(A full-size version of this image is here)
- Where did "The Kiss" come from?: Called "Le Baiser" (The Kiss) in French, this sculpture was originally part of the "Gates of Hell." The Gates were based on Dante's epic poem "The Inferno," in which sinners were placed in parts of Hell corresponding to the atrocities they had committed. Paolo is Francesca's tutor and brother-in-law. They fall in love. While reading "Lancelot and Guinevere," they kiss and are soon killed by Francesca's husband. Closer look: Turns out they're not actually kissing. Supposedly this sculpture is a snapshot of the moment before they actually kiss. You can decide for yourself. (see close-up below)
- 360 Degrees: Museums usually present art with one side against the wall, but Rodin's work is meant to be seen 360 degrees around, not just from the front. Like Michelangelo's work (featured last week), Rodin's male and female figures are muscular. In contrast to Michelangelo, Rodin's work has uneven surfaces and sometimes even his fingerprints, giving the work the visceral feel of being sculpted from hands. For those who walk all the way around the sculpture, the sculpture changes at every angle. Closer look: Rodin rewards the careful onlooker with a few surprises. Towards the back of the sculpture, you can see that Paolo is still holding the book that they were reading. (See close-up below) Other examples are in "The Thinker" ((lopsided "ear" is thought to be a scholar's cap).
- Déjà-vu: "The Kiss" shown above is in marble, but a quick image search shows version in bronze too. What gives? Rodin often made copies of his work in different sizes and materials and also recycled them as parts of different works. Bronze casting lends itself to the making of multiple replicas. This was a team effort with other craftsmen, especially in replicating the works in marble. If they're so easy to replicate, why don't I have a copy of "The Kiss" in my backyard? Well, the French government has rules on how many replicas of each work can be made. Closer look: "The Kiss" in bronze, photographed from a different angle. (See close-up below)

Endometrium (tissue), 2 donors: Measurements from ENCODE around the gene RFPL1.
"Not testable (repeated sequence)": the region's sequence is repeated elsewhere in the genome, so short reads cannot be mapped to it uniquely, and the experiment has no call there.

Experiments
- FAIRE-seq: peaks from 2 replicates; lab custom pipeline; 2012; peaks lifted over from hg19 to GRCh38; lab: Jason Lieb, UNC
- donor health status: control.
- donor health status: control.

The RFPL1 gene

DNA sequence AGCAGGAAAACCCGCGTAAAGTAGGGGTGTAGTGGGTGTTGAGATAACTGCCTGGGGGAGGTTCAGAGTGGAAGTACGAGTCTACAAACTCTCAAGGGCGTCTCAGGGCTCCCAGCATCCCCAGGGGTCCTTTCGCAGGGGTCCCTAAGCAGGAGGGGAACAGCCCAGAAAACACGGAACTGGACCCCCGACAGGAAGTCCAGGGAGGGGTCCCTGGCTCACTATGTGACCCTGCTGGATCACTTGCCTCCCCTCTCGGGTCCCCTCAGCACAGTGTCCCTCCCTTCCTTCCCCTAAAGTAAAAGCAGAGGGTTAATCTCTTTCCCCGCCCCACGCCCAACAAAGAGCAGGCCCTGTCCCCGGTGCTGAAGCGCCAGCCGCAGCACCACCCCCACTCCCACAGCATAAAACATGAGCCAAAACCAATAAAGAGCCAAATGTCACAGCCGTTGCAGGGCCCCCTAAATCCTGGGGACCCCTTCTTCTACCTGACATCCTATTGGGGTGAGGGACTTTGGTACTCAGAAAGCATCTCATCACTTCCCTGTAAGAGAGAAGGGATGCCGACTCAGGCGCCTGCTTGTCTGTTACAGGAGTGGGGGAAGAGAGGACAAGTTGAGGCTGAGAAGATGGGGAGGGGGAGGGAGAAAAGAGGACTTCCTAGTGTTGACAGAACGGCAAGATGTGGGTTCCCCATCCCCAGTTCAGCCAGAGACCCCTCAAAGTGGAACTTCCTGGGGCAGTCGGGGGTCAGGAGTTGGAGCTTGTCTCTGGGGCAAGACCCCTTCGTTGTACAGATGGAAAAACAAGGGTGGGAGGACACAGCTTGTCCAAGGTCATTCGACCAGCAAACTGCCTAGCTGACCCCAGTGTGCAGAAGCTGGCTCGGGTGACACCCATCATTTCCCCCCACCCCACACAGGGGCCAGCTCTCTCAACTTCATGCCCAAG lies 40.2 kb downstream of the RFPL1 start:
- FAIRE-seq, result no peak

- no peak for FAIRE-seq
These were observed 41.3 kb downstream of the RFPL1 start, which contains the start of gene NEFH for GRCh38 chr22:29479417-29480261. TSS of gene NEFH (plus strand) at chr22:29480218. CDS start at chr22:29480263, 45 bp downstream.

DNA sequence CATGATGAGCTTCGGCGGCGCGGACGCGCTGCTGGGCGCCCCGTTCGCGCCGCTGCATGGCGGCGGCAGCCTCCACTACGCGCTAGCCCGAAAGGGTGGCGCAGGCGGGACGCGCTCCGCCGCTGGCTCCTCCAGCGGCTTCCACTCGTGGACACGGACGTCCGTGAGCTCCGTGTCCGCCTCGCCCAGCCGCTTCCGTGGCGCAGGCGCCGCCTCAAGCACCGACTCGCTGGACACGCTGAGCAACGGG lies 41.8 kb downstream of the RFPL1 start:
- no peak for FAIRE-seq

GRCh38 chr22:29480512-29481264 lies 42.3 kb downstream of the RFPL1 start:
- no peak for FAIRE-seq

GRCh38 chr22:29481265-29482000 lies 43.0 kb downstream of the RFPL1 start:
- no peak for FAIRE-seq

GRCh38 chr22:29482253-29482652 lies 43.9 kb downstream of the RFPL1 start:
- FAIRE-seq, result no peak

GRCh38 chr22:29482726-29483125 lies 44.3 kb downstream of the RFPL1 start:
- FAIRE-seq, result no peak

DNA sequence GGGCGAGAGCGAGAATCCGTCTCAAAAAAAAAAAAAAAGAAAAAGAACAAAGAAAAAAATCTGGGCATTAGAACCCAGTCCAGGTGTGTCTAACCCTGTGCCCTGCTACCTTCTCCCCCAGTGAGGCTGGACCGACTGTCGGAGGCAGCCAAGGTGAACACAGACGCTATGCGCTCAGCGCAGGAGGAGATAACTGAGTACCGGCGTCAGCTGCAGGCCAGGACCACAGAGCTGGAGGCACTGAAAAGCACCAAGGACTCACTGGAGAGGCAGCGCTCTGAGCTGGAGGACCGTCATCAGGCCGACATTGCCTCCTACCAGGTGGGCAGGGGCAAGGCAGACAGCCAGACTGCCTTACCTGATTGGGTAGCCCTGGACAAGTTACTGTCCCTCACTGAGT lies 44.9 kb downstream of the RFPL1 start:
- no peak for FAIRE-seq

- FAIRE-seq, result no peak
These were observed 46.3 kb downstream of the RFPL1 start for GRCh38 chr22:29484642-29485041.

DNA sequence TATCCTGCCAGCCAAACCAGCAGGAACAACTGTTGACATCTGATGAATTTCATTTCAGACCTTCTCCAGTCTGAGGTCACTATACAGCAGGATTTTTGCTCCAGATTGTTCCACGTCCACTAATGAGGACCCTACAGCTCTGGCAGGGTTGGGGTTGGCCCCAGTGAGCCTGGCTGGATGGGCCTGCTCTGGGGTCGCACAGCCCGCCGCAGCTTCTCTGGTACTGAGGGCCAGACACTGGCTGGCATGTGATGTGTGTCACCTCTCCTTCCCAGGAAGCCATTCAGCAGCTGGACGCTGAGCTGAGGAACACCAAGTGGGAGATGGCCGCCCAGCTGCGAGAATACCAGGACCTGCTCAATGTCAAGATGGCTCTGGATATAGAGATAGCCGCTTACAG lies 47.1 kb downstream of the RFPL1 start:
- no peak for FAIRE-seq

The great part about bronze casting and marble replicas is that there is probably a French government-certified version of Rodin's work, or similar works, somewhere near you:
- San Francisco Area/Stanford: Check out some Rodin sculptures on the way to class - "The Burghers of Calais" are right in the middle of Stanford's Main Quad and you probably bike past them several times a day anyway. The Cantor Arts Center has one of the largest collections of Rodin sculptures outside of France. It's right on campus. You don't even have to go inside the museum - Rodin's work is part of an outdoor sculpture garden that looks great both during the day and has a mysterious glow at night.
- New York: Not exactly Rodin's work inside, but the Neue Galerie has German and Austrian art from a similar era (early 20th century European art). Located in an elegant mansion on 86th and 5th, right by Central Park, the art is as stunning as its surroundings. The Neue Galerie has the work of Gustav Klimt, who incidentally made a totally different version of "The Kiss" located elsewhere. The Café Sabarsky is a historical site and a culinary experience in its own right (a little pricey, but hey it's NY, you live once, etc.).
- Chicago: The Art Institute of Chicago has some of Rodin's sculptures and drawings.
- London: The Tate Modern has a marble version of "The Kiss" on display. There's actually something called the "Tate to Tate Boat" that takes you between the Tate Britain and the Tate Modern.
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